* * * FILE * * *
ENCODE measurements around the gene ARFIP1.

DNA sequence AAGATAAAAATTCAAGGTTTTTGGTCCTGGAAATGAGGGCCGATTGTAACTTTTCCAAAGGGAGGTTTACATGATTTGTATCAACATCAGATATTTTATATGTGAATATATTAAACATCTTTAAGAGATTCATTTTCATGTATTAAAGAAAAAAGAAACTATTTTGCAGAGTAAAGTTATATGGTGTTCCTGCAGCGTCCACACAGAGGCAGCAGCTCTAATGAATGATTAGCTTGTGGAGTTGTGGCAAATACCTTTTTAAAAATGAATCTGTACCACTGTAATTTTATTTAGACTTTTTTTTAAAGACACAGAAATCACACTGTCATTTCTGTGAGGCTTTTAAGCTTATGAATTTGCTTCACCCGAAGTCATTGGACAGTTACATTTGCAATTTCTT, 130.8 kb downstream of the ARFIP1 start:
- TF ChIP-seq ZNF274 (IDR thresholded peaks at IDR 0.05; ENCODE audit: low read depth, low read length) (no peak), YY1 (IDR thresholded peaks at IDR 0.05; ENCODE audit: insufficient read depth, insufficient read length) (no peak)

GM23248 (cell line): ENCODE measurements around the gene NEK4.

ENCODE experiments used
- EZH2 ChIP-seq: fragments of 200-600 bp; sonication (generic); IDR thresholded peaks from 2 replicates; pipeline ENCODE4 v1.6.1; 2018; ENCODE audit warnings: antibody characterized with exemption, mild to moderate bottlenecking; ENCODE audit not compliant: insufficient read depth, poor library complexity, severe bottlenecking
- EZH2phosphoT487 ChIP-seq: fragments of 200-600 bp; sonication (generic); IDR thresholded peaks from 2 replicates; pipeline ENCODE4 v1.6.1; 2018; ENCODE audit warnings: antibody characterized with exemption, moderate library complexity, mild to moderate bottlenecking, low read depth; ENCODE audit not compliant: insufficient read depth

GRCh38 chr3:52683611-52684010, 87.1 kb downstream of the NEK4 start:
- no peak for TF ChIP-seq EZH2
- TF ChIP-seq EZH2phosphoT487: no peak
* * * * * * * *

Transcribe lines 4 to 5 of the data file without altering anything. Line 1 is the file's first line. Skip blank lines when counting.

GM23248 (cell line): ENCODE measurements around the gene NEK4.

ENCODE experiments used